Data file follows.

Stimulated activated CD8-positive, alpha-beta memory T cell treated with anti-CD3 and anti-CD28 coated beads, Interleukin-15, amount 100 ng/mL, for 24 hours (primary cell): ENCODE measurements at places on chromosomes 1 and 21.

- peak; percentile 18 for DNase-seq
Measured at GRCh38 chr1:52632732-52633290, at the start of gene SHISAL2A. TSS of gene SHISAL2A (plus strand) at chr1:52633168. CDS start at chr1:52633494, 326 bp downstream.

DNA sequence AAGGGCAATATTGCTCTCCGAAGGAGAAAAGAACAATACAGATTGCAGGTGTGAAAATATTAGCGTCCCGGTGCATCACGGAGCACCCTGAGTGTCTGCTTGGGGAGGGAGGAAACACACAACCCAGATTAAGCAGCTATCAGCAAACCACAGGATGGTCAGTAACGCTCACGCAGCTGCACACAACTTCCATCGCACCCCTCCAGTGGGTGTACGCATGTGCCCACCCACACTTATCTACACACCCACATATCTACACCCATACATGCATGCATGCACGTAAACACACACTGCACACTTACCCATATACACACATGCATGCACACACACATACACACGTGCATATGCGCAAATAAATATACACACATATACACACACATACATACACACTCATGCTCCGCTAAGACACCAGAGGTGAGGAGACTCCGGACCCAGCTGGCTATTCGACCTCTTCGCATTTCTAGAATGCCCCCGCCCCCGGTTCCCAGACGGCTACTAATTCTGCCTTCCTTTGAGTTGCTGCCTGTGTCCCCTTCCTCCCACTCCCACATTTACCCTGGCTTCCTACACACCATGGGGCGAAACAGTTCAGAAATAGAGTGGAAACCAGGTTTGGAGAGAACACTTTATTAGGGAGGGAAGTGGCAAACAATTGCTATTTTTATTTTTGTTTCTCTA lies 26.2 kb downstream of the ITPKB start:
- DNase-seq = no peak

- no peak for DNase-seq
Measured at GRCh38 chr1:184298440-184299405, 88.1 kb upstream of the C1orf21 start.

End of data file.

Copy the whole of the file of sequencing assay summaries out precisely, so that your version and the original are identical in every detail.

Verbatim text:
Stimulated activated CD8-positive, alpha-beta memory T cell treated with anti-CD3 and anti-CD28 coated beads, Interleukin-15, amount 100 ng/mL, for 24 hours (primary cell): ENCODE measurements at places on chromosomes 1 and 21.

- peak; percentile 18 for DNase-seq
Measured at GRCh38 chr1:52632732-52633290, at the start of gene SHISAL2A. TSS of gene SHISAL2A (plus strand) at chr1:52633168. CDS start at chr1:52633494, 326 bp downstream.

DNA sequence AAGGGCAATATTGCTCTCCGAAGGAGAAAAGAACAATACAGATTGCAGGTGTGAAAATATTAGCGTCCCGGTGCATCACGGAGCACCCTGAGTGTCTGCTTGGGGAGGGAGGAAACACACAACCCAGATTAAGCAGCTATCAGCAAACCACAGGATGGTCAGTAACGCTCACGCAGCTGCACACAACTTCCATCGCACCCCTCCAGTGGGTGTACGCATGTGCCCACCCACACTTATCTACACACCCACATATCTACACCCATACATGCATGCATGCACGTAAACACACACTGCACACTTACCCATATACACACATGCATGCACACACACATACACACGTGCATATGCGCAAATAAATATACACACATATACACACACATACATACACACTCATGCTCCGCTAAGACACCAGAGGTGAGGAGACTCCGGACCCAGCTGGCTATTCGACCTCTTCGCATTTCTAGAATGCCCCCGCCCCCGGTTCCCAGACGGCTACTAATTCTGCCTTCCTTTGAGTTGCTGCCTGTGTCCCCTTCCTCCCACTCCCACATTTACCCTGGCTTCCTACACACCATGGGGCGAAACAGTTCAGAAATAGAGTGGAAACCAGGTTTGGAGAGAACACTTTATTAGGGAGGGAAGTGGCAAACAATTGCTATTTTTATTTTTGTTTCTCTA lies 26.2 kb downstream of the ITPKB start:
- DNase-seq = no peak

- no peak for DNase-seq
Measured at GRCh38 chr1:184298440-184299405, 88.1 kb upstream of the C1orf21 start.